Open Access

Amyloid-beta peptide degradation in cell cultures by mycoplasma contaminants

  • Haitian Zhao1,
  • Ute Dreses-Werringloer1,
  • Peter Davies1, 2 and
  • Philippe Marambaud1, 2Email author
BMC Research Notes20081:38

DOI: 10.1186/1756-0500-1-38

Received: 29 February 2008

Accepted: 30 June 2008

Published: 30 June 2008

Abstract

Background

Cell cultures have become an indispensable tool in Alzheimer's disease research for studying amyloid-β (Aβ) metabolism. It is estimated that up to 35% of cell cultures in current use are infected with various mycoplasma species. In contrast with common bacterial and fungal infections, contaminations of cell cultures with mycoplasmas represent a challenging issue in terms of detectability and prevention. Mycoplasmas are the smallest and simplest self-replicating bacteria and the consequences of an infection for the host cells are variable, ranging from no apparent effect to induction of apoptosis.

Findings

Here we present evidence that mycoplasmas from a cell culture contamination are able to efficiently and rapidly degrade extracellular Aβ. As a result, we observed no accumulation of Aβ in the conditioned medium of mycoplasma-positive cells stably transfected with the amyloid-β precursor protein (APP). Importantly, eradication of the mycoplasma contaminant – identified as M. hyorhinis – by treatments with a quinolone-based antibiotic, restored extracellular Aβ accumulation in the APP-transfected cells.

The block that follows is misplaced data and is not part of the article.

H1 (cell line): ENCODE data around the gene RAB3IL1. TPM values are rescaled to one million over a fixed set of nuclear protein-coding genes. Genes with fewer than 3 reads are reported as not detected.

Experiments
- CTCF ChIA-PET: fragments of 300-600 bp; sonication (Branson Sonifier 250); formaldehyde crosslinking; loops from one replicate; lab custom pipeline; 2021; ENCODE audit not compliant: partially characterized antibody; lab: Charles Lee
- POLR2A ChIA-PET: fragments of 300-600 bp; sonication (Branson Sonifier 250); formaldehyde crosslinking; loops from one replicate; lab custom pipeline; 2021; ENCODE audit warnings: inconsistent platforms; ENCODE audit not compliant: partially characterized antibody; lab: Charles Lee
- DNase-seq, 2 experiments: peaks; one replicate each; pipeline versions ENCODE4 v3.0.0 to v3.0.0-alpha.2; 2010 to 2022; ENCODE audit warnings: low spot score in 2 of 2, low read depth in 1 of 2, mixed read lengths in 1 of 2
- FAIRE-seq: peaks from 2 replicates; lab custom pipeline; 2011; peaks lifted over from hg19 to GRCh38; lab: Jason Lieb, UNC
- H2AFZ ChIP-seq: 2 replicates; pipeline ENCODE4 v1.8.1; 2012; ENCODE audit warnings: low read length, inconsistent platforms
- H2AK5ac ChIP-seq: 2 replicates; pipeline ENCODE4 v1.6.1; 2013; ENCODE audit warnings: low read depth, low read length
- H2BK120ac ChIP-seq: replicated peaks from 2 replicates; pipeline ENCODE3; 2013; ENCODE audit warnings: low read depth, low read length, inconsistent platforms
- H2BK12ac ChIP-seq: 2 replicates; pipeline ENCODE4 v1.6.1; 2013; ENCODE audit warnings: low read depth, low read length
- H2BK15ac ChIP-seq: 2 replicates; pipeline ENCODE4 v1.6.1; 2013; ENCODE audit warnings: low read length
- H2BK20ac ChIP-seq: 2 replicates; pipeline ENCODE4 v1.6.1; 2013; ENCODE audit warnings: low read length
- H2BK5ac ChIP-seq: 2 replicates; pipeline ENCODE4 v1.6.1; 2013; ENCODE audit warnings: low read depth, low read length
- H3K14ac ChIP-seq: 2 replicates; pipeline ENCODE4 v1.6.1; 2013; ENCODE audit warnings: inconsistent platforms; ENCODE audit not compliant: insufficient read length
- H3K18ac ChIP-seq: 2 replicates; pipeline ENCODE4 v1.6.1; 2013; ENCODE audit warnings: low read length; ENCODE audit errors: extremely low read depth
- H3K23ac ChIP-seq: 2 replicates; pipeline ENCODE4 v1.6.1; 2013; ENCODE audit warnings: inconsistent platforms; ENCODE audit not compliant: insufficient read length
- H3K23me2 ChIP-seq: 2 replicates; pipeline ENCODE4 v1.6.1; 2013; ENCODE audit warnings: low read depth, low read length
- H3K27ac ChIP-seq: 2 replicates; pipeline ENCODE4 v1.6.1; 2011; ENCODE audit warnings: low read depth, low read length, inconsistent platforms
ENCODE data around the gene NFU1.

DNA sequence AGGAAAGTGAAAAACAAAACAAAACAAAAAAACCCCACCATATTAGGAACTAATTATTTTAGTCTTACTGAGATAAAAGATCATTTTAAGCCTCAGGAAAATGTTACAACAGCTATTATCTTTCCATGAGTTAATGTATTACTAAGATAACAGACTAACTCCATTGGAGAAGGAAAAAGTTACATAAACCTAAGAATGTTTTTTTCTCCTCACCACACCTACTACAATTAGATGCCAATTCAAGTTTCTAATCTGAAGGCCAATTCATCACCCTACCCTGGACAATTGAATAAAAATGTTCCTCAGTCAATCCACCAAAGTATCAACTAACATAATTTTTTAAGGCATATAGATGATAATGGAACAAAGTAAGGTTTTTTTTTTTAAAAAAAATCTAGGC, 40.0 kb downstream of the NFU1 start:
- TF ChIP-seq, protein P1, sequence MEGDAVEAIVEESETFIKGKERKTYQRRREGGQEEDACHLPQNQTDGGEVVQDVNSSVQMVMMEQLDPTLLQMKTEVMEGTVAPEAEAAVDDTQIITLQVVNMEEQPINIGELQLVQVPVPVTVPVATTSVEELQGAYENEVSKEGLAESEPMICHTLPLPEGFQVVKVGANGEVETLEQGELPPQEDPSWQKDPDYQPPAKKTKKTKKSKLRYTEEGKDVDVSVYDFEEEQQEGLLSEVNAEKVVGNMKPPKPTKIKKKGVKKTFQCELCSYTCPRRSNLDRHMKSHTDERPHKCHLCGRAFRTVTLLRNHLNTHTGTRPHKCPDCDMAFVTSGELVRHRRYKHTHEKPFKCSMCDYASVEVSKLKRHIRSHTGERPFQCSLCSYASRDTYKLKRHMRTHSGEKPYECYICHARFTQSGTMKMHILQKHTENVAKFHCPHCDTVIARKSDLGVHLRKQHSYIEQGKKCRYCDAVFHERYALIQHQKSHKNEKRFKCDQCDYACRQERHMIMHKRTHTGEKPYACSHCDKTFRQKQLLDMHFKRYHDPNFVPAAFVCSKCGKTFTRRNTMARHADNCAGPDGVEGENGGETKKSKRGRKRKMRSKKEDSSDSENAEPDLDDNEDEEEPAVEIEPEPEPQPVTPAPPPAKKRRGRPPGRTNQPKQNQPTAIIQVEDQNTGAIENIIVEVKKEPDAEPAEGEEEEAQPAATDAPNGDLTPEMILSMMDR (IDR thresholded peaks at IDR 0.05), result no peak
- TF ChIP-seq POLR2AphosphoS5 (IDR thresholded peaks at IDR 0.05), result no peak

Conclusion

These data show that mycoplasmas degrade Aβ and thus may represent a significant source of variability when comparing extracellular Aβ levels in different cell lines. On the basis of these results, we recommend assessment of mycoplasma contaminations prior to extracellular Aβ level measurements in cultured cells.

Findings